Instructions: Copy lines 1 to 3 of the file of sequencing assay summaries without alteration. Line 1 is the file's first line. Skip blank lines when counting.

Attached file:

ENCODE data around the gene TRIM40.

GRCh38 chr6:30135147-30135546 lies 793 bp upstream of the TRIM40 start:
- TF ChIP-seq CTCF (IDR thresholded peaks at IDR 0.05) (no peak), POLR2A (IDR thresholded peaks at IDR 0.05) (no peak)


ENCODE data around the gene TRIM40.

GRCh38 chr6:30135147-30135546 lies 793 bp upstream of the TRIM40 start:
- TF ChIP-seq CTCF (IDR thresholded peaks at IDR 0.05) (no peak), POLR2A (IDR thresholded peaks at IDR 0.05) (no peak)